When you think about the number of girls now who have had an OnlyFans, you start to realize, like, what, none of them are ever going to get hired for a real job after this? Is it really going to still be acceptable to not hire someone because 10 years ago they had an OnlyFans account? I think that kind of prejudice is probably going to go away.

There’s such a range now in what’s considered sex work, too. People posting pictures of feet on the internet because they need money, technically that is sex work, but is it really? 

There are people who have OnlyFans accounts that are just really hot workout videos. There’s people who have OnlyFans accounts where they’re naked and making a smoothie. It is not all as simple as, “Oh, this is pornography.”

But there’s also indie porn stars out there who are making porn content where it’s just them and their husband, where they’re really not conforming to any of the stereotypes that we have about what sex work entails. And there’s some weird ones, like all the people who pretend to be Sims, and you feed them little fruits.

Totally shifting gears away from OnlyFans, I felt like at the heart of the book was this idea that people aren’t always who you think they are. There’s more beneath the surface. Anybody can be a good person, and everybody deserves good things. Would you agree with that assessment? 

Yeah. A huge part of the reason that I started writing in the first place was trying to understand moral judgments and how we make them. The ability for people who do bad things to also have really redeeming qualities and people who do good things to also have really problematic flaws — that’s the whole project for me.

One of the messages of the book is taking control and authority of your own narrative. I really wanted to write a book about the mechanics of female empowerment, and Margo realizing that she has more options than she thought, and that choosing between good girl and bad girl, that’s just not enough options. That doesn’t give you enough range to live a life. You got to be able to make moves. You got to protect your baby, your little guy.

There’s too much misogyny baked into the culture to ever be able to be truly empowered as a woman if you are completely controlled by trying to stay within the narrow box of “Good Girl.” Because if there’s one thing that being a mother has taught me, everyone has an opinion on how you’re doing it, and you’re always doing it wrong.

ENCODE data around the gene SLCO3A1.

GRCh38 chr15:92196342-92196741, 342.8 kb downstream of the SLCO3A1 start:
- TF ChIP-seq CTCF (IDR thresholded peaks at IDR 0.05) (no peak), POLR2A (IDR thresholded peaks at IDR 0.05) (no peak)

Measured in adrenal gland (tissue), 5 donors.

Breastfeeding is the only way, but then you’re doing it too long. You should sleep train. You should not sleep train. The whole Mommy Wars are insane and ridiculous. You can’t please everybody. You can’t stay always in this reactive place. You have to decide what you want and who you want to be. Then there’s going to be people who disapprove, and you have to accept that as part of reality. But you can’t be helpless to it.

Before the book was even out, it sparked this huge bidding war. It’s now going to be on Apple TV+, with Elle Fanning and Nicole Kidman starring. Your other books didn’t have that type of process — what was that like for you? 

Yeah, this doesn’t happen to any book, this is insane. It was wild, to an extent that I was like, “I’m not sure I understand what’s happening.”

“Knockout Queen” had been optioned in a very normal way, by one company who wanted to try and make it into a movie, and is still trying to make it into a movie. And so this was like me being thrown into the deep end. I kept getting sidetracked in the meetings, I’m like, “How did you get this job? What did you major in in college? How do you make a TV show?” I really knew nothing about the industry, and yet I, the person who knows the least about any of this, has to pick who’s going to make it and who the Dream Team is going to be?